India has made history as its Lunar mission becomes the first to land in the lunar south pole region. With this feat, India joins an elite club of countries to achieve a soft landing on the Moon, after the US, the former Soviet Union and China. The Vikram lander from Chandrayaan-3 successfully touched down as planned at 18:04 local time (12:34 GMT).
Chandrayaan-3 was launched on 14 July 2023, at 2:35 pm IST as scheduled, from Satish Dhawan Space Centre in Sriharikota, Andhra Pradesh, India. The spacecraft had been effectively placed in the trajectory it took to reach the moon, covering the distance from the Earth to the moon that is approximately 384,400 kilometres.
The quest for knowledge about our celestial neighbors has driven space agencies across the world to embark on ambitious lunar exploration missions. India, a rising force in space exploration, continues to contribute significantly to this pursuit with its Chandrayaan series. Chandrayaan-3, the third installment in this series, is poised to deepen our understanding of the Moon, particularly its enigmatic south polar region.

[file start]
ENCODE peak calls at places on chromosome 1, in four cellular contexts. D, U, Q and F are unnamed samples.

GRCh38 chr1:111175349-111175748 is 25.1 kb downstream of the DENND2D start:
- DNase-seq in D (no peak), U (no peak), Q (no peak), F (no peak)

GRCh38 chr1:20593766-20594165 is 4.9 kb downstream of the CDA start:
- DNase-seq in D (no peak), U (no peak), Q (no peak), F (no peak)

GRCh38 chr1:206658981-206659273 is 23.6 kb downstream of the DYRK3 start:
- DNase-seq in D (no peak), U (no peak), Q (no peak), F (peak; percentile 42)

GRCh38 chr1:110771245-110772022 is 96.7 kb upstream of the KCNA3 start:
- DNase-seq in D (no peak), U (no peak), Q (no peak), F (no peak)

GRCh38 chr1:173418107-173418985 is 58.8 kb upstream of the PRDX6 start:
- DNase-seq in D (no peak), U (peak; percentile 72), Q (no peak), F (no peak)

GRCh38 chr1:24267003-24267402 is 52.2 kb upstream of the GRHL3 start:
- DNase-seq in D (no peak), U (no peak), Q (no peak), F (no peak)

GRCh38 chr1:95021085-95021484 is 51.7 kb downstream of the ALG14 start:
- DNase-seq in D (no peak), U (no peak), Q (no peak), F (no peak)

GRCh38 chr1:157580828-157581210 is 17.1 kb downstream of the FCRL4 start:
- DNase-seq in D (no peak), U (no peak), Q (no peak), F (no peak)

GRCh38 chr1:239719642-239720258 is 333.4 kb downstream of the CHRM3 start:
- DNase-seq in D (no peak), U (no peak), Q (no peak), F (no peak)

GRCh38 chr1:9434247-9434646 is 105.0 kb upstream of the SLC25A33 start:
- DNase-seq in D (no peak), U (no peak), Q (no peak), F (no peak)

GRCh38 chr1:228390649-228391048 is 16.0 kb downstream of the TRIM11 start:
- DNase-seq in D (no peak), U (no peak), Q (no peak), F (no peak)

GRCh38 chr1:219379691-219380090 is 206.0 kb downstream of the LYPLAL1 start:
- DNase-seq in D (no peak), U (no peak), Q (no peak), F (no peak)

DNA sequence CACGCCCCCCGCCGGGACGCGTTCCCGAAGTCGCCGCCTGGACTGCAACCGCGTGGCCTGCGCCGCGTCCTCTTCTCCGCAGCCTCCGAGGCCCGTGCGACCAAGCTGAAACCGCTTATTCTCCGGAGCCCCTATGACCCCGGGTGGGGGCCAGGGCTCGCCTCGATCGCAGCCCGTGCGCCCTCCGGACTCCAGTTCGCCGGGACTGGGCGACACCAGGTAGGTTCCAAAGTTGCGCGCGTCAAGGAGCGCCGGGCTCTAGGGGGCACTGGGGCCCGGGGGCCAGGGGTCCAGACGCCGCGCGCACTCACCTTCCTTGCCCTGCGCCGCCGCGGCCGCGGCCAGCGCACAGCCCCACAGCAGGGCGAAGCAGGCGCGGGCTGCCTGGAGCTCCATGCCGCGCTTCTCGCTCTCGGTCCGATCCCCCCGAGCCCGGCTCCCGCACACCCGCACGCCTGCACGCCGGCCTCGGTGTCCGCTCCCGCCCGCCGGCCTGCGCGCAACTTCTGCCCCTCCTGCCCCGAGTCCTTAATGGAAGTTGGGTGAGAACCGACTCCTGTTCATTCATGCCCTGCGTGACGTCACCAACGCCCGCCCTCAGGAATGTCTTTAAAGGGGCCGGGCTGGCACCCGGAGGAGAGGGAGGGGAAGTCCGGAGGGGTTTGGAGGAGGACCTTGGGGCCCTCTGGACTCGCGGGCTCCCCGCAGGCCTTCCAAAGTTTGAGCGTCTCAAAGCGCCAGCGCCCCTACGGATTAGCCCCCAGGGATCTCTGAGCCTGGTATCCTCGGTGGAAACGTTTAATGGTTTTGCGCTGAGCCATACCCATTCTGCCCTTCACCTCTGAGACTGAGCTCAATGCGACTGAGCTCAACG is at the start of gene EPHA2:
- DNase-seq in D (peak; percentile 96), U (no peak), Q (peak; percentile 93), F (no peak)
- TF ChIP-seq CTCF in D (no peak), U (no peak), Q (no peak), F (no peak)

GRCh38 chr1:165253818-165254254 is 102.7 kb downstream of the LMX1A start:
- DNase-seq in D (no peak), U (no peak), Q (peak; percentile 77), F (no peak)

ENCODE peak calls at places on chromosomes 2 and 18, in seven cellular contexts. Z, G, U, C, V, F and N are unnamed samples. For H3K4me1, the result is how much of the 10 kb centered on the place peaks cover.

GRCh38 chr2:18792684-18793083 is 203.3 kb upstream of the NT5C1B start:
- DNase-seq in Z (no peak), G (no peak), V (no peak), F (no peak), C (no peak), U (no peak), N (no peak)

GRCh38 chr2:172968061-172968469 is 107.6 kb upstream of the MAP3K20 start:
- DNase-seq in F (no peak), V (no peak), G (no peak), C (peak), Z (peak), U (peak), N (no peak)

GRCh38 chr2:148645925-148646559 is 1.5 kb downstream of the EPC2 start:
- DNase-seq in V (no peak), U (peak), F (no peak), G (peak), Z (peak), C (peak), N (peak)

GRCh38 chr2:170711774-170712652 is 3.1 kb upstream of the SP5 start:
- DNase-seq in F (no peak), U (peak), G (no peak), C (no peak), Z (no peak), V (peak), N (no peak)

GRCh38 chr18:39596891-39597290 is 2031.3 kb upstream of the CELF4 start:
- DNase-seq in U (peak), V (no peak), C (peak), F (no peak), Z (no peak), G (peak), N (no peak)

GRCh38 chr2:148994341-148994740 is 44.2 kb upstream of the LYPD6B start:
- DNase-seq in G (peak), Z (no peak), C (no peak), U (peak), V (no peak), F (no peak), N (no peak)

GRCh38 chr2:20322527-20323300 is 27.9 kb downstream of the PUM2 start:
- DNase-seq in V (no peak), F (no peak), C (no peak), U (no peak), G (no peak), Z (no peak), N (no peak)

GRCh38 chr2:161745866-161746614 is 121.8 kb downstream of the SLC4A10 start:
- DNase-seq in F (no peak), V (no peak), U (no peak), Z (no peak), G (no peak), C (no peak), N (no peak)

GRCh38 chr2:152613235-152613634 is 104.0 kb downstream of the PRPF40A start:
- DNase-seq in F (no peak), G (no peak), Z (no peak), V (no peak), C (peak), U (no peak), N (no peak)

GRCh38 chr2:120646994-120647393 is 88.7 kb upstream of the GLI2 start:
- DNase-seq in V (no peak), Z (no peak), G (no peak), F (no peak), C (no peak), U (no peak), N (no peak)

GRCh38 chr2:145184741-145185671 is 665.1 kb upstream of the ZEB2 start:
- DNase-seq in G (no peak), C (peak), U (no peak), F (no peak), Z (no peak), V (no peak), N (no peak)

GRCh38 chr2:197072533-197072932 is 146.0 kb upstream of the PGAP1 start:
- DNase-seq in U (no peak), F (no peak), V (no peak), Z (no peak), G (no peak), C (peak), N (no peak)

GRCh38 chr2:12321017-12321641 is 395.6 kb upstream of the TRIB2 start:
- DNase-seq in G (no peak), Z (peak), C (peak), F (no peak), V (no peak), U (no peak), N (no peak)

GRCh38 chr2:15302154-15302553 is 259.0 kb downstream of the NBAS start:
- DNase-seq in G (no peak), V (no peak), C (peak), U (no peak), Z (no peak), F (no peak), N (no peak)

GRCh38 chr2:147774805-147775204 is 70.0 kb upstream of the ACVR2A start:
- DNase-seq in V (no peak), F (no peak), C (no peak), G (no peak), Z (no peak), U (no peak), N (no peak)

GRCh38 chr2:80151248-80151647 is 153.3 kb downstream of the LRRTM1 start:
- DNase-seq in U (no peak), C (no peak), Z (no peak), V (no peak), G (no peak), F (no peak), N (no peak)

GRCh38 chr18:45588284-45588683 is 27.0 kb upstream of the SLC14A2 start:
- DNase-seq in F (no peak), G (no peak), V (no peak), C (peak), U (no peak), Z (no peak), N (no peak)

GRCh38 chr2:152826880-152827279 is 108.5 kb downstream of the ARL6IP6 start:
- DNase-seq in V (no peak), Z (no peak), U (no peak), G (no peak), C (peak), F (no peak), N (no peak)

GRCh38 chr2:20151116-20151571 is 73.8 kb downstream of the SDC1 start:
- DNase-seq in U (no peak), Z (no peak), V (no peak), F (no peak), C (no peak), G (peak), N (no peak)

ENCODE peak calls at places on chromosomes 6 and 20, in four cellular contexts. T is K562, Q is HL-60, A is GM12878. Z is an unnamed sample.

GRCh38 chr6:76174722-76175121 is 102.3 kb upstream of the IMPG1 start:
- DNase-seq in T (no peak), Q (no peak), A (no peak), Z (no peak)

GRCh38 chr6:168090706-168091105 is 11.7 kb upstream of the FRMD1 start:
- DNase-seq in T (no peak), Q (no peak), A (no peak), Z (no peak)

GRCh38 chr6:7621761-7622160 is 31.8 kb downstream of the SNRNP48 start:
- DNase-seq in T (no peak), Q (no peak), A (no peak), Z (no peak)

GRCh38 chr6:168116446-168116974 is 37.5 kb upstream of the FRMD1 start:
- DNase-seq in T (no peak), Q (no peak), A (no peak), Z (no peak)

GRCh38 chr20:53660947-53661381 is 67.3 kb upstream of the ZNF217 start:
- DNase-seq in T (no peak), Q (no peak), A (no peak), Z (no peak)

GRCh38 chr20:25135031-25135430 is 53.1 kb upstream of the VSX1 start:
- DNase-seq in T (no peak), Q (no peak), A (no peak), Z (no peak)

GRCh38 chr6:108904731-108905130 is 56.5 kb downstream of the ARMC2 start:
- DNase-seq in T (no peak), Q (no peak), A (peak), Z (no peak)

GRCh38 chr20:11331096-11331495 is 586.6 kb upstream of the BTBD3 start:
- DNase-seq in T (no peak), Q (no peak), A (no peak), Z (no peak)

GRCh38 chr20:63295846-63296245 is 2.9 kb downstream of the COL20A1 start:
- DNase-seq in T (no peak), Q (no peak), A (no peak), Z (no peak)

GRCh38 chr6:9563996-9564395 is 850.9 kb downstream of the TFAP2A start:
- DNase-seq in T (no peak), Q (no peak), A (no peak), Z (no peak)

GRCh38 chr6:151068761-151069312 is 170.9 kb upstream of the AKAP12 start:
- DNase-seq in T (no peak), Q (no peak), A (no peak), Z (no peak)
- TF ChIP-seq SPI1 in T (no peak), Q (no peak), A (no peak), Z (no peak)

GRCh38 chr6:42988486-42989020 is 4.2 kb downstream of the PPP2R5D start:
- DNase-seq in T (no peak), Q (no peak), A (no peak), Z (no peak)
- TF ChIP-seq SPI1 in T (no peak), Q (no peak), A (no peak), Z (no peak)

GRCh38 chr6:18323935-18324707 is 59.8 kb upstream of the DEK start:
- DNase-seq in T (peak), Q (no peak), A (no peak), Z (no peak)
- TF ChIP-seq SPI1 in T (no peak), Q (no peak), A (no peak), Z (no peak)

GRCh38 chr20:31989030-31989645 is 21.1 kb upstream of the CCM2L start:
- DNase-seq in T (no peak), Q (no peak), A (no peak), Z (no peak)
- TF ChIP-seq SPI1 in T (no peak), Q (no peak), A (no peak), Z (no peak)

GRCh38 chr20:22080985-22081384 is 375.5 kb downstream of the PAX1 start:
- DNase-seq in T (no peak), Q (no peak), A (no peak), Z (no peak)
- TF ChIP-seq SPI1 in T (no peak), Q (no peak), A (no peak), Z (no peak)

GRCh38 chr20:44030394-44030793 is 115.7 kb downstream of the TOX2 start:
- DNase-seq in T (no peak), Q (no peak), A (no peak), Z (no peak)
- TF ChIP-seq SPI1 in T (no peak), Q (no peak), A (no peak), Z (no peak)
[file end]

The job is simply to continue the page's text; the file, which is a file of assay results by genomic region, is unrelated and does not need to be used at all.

The Chandrayaan-3 mission comprises three crucial components: the lunar orbiter, Vikram the lander, and Pragyan the rover. The lunar orbiter serves as the command and control center, relaying communication between Earth and the lander-rover duo. Loaded with scientific instruments, the orbiter plays a pivotal role in capturing high-resolution images of the lunar surface and analyzing the moon’s mineral composition.
The Vikram lander, equipped with sophisticated propulsion systems and landing gear, facilitates the rover’s soft landing on the Moon. The Pragyan rover, a technologically advanced exploration vehicle, houses a suite of instruments designed to conduct a range of scientific experiments and observations. These components collectively embody India’s technological prowess and determination to unravel lunar mysteries.